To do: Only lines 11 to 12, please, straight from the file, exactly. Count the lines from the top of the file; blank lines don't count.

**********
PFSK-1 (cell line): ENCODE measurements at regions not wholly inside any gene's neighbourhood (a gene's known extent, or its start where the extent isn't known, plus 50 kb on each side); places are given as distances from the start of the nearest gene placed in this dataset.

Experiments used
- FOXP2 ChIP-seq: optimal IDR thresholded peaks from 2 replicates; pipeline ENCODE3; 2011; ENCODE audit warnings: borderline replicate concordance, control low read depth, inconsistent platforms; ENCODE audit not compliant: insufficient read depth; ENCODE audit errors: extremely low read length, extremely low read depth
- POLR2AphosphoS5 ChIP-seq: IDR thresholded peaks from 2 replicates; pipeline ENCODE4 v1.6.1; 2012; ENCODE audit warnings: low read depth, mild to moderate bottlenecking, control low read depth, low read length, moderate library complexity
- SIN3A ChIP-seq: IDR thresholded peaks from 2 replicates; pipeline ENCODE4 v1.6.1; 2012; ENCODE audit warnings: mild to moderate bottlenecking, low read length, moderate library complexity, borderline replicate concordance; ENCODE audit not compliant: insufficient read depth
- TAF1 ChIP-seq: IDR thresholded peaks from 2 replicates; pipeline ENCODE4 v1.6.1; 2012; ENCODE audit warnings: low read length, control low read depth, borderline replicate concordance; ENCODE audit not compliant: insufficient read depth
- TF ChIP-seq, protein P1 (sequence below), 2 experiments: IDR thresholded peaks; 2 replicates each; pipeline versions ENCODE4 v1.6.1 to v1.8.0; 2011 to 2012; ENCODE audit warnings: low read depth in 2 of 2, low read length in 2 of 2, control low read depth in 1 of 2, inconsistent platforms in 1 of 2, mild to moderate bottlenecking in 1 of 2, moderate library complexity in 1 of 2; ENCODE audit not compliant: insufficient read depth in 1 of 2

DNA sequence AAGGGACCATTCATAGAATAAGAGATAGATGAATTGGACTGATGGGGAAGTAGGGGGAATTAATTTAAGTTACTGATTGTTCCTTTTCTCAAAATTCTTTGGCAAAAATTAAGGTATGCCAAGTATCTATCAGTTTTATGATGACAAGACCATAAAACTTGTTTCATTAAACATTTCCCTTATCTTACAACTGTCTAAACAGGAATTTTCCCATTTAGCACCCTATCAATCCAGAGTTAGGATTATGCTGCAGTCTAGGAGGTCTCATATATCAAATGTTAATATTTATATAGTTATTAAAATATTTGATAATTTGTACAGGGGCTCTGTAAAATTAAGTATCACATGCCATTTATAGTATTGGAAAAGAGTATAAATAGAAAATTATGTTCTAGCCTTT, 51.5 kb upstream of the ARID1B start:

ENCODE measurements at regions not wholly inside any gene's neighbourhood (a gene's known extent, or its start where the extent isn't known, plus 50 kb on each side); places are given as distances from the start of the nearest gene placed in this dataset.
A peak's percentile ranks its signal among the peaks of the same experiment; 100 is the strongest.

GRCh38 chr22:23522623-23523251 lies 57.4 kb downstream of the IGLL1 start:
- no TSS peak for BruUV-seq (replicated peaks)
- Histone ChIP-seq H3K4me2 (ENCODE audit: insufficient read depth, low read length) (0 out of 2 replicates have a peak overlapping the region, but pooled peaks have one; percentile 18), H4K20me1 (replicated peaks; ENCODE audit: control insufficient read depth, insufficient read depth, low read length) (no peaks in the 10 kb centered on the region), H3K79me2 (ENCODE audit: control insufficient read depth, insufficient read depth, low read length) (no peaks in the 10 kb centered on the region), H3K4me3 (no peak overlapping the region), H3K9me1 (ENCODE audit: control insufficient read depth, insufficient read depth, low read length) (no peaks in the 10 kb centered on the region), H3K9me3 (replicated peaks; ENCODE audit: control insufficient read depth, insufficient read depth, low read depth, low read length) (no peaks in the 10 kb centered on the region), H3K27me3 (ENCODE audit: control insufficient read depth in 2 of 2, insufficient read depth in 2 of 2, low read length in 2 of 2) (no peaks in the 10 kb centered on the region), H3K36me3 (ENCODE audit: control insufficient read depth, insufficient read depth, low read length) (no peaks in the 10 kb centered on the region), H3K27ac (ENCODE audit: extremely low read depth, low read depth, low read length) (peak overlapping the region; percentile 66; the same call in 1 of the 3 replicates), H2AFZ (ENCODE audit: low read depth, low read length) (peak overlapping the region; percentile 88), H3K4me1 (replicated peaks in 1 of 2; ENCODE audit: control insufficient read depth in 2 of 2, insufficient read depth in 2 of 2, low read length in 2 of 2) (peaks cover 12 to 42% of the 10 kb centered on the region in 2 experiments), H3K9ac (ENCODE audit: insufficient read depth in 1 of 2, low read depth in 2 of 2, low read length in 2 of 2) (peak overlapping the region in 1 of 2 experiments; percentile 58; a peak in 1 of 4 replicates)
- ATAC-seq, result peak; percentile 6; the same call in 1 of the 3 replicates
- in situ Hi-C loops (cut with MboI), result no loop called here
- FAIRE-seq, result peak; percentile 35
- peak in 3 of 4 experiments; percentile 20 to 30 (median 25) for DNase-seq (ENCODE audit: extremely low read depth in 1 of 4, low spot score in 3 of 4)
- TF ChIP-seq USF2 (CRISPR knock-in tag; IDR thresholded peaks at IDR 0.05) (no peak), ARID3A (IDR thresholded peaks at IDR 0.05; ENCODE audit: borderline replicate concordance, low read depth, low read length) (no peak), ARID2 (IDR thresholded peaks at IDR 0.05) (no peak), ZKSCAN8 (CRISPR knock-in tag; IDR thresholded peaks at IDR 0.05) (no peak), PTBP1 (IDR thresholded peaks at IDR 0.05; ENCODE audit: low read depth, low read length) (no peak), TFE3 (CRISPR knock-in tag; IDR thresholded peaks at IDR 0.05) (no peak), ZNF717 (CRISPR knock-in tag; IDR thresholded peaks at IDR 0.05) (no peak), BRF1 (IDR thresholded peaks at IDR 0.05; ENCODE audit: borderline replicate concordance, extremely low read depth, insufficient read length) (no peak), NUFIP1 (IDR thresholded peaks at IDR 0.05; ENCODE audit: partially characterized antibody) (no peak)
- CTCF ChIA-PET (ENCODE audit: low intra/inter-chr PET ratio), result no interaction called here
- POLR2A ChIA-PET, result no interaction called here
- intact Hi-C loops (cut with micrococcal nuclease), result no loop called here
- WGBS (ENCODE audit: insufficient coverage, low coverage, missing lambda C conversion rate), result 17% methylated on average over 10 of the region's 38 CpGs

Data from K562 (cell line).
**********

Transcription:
GRCh38 chr22:23522623-23523251 lies 57.4 kb downstream of the IGLL1 start:
- no TSS peak for BruUV-seq (replicated peaks)